My salary has been garnished this week for the first time. While I am waiting for an hearing, how can I stop the garnisment

    Reply
  5. Mary P
    Mary P says:

    I’m probably going to sound like everyone else, but I just received a notice about garnishment from a case that is dated 2007 that I knew nothing about and they’ve garnished my wages for 25%. I’m the only one working right now and I can’t afford that much. Nor do I think it’s fair to have to file for a hearing after I’m being garnished and having to pay to get it notarized. Is there any way to stop this or at least reach out to someone to get this lowered? I can’t afford this. I”m being sued for a computer I’ve never had.

    Reply
  6. Al T.
    Al T. says:

    Hi,
    Left Puerto Rico with a car debt. The car was surrender, now wondering if they can sue me and garnish my check? Also, have an online account in another state. Would the garnishing laws of that state be in order because that is where they are located or would Florida garnishing law apply to that account because this state is my resident. Please note they only have branches in that state. Look forward to your reply.
    Thanks,

    Reply
  7. Jean
    Jean says:

    Hi, I have paid 300 a month credit card company garnishment for 3 years. The debt collection agency that started the garnishment has sold the debt to another debt collection agency last August and my employer says the garnishment money has been in limbo since that time. The initial debt collection agency will not take the money and the new debt collection agency will not take the money either. I want to know if there is anyway for me to stop the garnish and receive the money back that is in limbo.

    Reply
  8. Ingrid
    Ingrid says:

    Hi, my salary is currently being garnished and I can’t afford these payments I can barely make ends meet. Is there a way they can lower this garnishment.

    Reply
  9. Lorri Thomas
    Lorri Thomas says:

    Hi there, I hope you can help us. We recently refinanced our home to get out of a previous bad mortgage and to make much needed repairs on our home. I have recently just returned to the workforce as I have been out of work for 3 years after having a stroke. My husband has previously been the main provider for our family. Today we received a notification from our bank that they had our monies we received from our house refinancing on hold because of a garnishment from a past old debt of my husband. We never received any type of notice from the court, nor this creditor. We really need to be able to access the monies to begin making repairs on our home. Is there anything we can do? Please let me know if you can help for refer us to someone who can. Please and thank you!

    Reply
  10. Lucy B.
    Lucy B. says:

    I am in the middle of a 2 year long dissolution of marriage with minor child case and have a lawyer. She suggested I contact an attorney to assist me in this matter. My wages will be garnished for 25% starting next week, for cars my soon to be ex and I jointly owned. His was repossessed. Mine was a voluntary repossession. I believe his wages are being garnished as well. I filed head of household for the past 2 tax years- can I claim the exemption and stop my wages from being garnished? Waiting for the family law judge to separate our cars, making him responsible for one, and me responsible for the other. Currently, both our names are on both cars, and neither of us is in possession of either vehicles anymore. Thank you!!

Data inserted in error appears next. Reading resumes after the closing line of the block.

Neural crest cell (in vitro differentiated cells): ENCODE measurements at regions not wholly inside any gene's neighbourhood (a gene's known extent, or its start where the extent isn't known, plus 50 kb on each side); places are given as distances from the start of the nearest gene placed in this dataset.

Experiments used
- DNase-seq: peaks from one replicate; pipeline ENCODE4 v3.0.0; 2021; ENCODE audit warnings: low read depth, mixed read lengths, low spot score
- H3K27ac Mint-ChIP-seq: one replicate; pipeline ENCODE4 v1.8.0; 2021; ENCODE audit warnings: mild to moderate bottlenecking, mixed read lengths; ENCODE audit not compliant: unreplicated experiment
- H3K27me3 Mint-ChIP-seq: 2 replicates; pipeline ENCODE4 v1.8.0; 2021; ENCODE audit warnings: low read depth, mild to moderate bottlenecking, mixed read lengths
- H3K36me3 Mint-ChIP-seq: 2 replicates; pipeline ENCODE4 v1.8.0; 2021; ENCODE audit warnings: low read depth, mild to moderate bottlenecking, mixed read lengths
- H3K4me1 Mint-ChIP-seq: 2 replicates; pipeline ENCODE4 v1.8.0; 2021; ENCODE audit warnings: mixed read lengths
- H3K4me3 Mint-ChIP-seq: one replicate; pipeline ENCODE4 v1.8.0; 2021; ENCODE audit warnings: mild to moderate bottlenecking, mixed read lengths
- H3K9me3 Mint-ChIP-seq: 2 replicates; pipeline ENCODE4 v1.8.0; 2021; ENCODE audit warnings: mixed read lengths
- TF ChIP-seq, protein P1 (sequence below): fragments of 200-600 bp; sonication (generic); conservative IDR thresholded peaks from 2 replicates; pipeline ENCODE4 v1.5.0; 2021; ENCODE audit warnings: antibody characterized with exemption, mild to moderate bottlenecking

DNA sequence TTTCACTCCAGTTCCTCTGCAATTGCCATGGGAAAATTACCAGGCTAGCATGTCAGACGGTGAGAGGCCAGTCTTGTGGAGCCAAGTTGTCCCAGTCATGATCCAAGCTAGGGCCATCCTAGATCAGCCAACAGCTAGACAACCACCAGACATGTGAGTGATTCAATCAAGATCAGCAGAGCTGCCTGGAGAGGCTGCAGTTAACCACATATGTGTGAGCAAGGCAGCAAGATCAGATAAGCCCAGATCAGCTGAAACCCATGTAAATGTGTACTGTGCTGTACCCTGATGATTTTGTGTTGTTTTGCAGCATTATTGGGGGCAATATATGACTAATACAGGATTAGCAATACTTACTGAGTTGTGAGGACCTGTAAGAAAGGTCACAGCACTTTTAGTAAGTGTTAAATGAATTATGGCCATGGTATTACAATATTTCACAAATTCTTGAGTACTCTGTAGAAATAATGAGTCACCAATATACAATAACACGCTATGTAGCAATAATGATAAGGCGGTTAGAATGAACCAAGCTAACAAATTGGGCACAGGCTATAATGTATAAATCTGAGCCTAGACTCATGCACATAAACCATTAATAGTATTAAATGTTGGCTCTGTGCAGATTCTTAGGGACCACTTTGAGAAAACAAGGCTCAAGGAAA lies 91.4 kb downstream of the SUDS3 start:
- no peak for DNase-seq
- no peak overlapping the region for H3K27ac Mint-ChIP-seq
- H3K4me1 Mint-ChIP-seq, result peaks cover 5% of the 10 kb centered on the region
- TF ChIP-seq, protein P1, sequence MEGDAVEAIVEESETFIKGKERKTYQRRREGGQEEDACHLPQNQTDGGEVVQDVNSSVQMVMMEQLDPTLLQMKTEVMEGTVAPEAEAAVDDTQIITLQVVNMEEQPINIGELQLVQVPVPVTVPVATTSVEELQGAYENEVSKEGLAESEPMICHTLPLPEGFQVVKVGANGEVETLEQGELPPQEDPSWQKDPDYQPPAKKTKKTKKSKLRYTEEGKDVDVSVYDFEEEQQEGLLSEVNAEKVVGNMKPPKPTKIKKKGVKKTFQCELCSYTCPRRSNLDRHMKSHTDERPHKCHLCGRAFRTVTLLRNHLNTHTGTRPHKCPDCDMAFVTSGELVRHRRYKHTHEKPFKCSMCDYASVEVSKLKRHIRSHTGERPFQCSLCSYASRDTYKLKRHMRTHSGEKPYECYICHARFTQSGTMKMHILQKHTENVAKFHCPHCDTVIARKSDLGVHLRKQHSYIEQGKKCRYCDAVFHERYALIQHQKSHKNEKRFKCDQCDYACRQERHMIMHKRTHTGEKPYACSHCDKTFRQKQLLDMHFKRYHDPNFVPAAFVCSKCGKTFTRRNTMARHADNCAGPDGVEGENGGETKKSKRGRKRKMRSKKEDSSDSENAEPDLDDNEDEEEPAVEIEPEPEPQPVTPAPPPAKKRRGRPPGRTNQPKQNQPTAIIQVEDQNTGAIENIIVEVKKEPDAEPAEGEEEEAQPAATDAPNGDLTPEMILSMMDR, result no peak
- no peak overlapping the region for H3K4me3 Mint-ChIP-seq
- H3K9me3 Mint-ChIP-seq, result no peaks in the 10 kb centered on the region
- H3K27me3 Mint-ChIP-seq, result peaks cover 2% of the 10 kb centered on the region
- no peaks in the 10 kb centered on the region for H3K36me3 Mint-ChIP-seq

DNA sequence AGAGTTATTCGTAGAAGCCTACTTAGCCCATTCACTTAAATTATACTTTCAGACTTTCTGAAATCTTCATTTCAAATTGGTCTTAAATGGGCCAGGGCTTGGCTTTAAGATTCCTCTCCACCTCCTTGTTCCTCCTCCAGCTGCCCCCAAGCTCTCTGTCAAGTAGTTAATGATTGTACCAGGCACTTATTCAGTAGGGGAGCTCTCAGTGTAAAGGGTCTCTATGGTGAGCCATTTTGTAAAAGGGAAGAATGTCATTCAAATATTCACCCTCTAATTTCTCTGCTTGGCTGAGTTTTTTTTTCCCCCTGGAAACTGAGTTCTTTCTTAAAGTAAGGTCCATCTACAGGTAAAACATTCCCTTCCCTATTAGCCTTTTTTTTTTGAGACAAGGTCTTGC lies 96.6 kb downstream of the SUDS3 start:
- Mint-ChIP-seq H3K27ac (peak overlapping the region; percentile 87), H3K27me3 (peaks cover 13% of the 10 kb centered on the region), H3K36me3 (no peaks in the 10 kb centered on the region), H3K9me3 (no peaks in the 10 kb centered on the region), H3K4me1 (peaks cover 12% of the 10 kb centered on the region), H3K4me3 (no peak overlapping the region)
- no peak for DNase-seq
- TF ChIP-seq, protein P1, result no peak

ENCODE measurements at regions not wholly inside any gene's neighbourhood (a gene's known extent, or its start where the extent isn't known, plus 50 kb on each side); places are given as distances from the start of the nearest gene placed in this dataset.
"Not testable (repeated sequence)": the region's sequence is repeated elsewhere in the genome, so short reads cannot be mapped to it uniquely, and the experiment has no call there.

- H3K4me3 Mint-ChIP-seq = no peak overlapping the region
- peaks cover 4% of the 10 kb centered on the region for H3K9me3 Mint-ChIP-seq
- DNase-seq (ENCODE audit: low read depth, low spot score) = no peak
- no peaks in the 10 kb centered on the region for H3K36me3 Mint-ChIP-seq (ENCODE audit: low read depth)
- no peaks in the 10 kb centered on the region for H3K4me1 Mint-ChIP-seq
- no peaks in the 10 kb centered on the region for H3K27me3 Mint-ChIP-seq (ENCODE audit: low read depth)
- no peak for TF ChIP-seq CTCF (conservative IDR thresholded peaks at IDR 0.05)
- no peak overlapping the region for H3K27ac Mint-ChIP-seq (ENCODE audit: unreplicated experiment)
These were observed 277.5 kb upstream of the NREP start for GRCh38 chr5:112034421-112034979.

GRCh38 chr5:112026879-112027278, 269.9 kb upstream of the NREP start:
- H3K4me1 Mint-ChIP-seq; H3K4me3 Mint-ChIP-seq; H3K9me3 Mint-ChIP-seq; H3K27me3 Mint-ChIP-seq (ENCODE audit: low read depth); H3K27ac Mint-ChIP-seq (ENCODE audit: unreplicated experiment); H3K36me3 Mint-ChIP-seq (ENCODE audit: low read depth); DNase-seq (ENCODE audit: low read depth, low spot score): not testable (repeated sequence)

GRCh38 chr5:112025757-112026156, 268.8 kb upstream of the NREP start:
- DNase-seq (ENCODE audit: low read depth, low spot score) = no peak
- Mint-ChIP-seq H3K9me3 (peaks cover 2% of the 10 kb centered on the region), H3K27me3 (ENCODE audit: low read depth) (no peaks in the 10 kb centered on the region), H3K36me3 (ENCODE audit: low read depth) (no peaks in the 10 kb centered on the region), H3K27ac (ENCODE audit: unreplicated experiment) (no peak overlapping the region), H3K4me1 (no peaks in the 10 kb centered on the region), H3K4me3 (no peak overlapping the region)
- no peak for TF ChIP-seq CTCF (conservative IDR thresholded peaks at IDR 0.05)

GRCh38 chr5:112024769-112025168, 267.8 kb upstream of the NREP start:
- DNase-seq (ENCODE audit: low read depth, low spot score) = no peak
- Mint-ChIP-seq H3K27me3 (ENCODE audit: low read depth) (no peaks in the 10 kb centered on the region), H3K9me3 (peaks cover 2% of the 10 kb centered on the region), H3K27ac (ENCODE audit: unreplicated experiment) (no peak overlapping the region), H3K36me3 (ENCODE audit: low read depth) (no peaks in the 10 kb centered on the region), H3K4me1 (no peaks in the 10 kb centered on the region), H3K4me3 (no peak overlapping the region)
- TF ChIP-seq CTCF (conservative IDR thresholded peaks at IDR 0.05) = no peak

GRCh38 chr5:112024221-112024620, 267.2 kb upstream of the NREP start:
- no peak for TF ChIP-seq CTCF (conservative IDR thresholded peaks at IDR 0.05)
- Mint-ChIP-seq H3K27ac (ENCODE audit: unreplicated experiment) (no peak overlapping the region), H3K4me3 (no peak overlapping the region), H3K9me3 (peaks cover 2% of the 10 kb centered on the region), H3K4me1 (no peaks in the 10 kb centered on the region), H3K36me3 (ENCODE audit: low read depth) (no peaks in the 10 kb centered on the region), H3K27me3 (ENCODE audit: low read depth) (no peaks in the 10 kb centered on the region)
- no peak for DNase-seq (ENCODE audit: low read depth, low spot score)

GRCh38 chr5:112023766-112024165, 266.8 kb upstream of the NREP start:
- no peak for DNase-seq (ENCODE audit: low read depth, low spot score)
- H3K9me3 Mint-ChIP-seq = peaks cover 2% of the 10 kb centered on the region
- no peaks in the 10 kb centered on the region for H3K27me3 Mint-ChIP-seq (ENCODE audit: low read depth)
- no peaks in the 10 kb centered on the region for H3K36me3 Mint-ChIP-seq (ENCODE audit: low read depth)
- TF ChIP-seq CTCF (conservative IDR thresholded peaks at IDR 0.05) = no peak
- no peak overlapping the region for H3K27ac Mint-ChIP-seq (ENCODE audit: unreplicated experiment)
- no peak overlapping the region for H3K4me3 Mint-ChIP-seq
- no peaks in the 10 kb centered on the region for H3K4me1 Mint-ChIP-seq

Reply
  11. Todd Stauffer
    Todd Stauffer says:

    I didn’t realize that social security benefits could help you stop a wage garnishment from occurring. Having a good lawyer who you could stay in touch with would be a good idea if you are working on something like this. That way you could present a case to defend yourself from this kind of thing and help you to save some money.

    Reply
  12. Millie Hue
    Millie Hue says:

    I never took into account that we can also include our extended family as dependents. My mother, being the head of the household, also takes care of her siblings aside from us. This is a very useful information for her. Thanks for the help!

    Reply
  13. CAROLYN
    CAROLYN says:

    Already garnished my checking account.took everything out..served a notice in 2014. I never,saw it..husband signed …he is now deceased and I pay all the bills which i can barely survive..was so shocked to see they wiped out my checking account leaving Me notthing .spoke with my friends attorney who said call and set up payments ….it was an old credit card from 2004 that I stopped using and paying on back then 14 years ago.was told I could do nothing else ..the card was a $5000.amount and now they want $10,000.00 paid back…interest ,penalties ect…was told can’t fight this…bankruptcy next if need be, but own some property up north..can’t sell that over night ….

    Reply
    • Florida Law Advisers
      Florida Law Advisers says:

      Hi Brittany, one of our Attorneys will reach out to you shortly. Thank you for your inquiry! If you’d like to be contact by phone please fill out our free case review form on the home page.

      Reply
  14. Mary D.
    Mary D. says:

    Fell behind and High Interest Creditors are threatening to garnish my wages. I am a single mom head of household and cant get ahead. I have enrolled in a debt settlement agreement and they are taking over 370 out a month to settle my 4 debts but the creditors are calling everyone and threatening me. Can they take my payroll? How can I stop this. I make good money but I didn’t then and to catch up is impossible now. Do I just file bankruptcy?
    MD

    Reply
  15. Carmen S.
    Carmen S. says:

    Was just garnished a large amount of money I am the head of household and can not afford this. I am at work today till 5:00 PM my normal schedule is 11:00 AM to 8:00 PM so can not receive calls. Please email me any information or call after 5:00 PM today.

    Reply
  16. TORRE P.
    TORRE P. says:

    Im totally lost, I wasnt informed about this until the day i got paid and i was missing 240 dollars from my check .. Please someone reach out to me!!

    Reply
  17. Wallace
    Wallace says:

    I currently have 15% of my wages garnished for student loan debt. I let it go for 6 months and now I have a letter stating that they want a tax offset if I don’t make payments in addition to the $420 a month they take out each month. How can I get these garnishments stopped since and I am the head of household with the only income.

    Reply
  18. Benjamin P.
    Benjamin P. says:

    Creditor began garnishing wages, filled out exemption but idk where to mail it. I feel like I am over my head. Need help. Bankruptcy is a viable option. Please contact me.

    Reply